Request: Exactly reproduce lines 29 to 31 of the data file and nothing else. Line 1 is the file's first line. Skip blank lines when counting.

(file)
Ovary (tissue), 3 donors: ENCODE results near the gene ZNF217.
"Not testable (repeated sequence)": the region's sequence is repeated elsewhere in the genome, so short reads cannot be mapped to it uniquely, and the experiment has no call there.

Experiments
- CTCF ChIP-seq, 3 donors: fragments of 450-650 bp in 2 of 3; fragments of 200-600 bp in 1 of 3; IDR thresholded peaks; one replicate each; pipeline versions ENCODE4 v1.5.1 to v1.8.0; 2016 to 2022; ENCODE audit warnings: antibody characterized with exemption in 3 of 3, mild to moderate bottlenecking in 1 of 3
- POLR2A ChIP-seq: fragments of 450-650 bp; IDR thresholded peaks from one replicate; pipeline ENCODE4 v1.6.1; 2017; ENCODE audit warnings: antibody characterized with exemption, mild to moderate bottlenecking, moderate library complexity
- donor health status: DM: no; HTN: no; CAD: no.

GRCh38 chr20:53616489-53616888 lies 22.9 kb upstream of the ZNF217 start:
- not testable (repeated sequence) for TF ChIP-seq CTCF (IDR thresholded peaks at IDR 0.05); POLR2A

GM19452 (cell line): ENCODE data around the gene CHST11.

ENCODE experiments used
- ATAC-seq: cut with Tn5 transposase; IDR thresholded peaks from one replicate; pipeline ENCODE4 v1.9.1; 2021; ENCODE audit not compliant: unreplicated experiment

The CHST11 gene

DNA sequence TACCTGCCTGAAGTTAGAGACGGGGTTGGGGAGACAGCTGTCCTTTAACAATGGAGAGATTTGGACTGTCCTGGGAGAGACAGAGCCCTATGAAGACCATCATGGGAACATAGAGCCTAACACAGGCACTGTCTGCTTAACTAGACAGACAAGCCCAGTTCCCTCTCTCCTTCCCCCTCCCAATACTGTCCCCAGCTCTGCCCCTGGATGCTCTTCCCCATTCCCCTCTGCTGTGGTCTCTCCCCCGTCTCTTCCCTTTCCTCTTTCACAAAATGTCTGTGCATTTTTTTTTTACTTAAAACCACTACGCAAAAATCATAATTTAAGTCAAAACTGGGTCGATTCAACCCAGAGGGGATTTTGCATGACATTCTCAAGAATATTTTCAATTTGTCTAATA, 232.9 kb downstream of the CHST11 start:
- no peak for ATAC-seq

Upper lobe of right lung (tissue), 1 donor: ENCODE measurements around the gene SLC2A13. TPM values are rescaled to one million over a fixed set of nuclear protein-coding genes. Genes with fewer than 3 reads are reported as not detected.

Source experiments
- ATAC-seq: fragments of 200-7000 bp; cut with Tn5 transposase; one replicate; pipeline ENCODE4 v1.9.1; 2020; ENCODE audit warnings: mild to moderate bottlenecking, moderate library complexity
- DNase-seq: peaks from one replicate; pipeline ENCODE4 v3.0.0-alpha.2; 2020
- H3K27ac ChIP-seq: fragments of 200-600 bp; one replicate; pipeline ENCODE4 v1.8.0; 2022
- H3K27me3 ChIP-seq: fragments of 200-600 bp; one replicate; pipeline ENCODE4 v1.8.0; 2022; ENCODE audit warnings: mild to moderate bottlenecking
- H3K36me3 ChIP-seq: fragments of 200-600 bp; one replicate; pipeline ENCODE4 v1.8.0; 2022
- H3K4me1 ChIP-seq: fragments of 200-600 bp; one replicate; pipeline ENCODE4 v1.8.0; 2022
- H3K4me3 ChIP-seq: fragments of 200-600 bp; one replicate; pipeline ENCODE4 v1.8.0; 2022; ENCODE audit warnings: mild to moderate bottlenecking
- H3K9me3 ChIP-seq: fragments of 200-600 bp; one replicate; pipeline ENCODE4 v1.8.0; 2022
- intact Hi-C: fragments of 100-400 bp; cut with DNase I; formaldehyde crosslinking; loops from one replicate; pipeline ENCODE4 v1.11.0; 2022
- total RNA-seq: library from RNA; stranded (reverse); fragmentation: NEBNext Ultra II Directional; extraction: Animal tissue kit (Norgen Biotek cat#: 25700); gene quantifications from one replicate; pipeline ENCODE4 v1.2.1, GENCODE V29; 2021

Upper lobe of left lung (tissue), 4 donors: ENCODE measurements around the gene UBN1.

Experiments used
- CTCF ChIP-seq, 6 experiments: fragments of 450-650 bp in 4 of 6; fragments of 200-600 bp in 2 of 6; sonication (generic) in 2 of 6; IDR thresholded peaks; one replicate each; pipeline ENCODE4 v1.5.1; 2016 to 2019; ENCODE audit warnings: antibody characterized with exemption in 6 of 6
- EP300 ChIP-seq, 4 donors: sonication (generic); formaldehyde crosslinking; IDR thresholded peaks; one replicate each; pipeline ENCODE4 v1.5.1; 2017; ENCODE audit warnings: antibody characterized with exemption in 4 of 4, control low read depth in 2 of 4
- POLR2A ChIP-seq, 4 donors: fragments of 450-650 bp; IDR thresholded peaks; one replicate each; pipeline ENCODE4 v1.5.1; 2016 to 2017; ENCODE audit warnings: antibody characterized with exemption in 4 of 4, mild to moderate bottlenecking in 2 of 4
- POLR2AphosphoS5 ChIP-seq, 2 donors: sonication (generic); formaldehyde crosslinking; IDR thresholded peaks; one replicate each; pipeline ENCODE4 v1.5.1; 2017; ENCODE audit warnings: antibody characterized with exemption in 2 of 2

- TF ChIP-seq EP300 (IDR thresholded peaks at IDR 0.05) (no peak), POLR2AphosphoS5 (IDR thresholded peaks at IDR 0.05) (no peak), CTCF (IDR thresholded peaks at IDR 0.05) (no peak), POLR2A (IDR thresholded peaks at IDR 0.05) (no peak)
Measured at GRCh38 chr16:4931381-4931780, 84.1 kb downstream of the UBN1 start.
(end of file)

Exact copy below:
- CTCF ChIP-seq, 6 experiments: fragments of 450-650 bp in 4 of 6; fragments of 200-600 bp in 2 of 6; sonication (generic) in 2 of 6; IDR thresholded peaks; one replicate each; pipeline ENCODE4 v1.5.1; 2016 to 2019; ENCODE audit warnings: antibody characterized with exemption in 6 of 6
- EP300 ChIP-seq, 4 donors: sonication (generic); formaldehyde crosslinking; IDR thresholded peaks; one replicate each; pipeline ENCODE4 v1.5.1; 2017; ENCODE audit warnings: antibody characterized with exemption in 4 of 4, control low read depth in 2 of 4
- POLR2A ChIP-seq, 4 donors: fragments of 450-650 bp; IDR thresholded peaks; one replicate each; pipeline ENCODE4 v1.5.1; 2016 to 2017; ENCODE audit warnings: antibody characterized with exemption in 4 of 4, mild to moderate bottlenecking in 2 of 4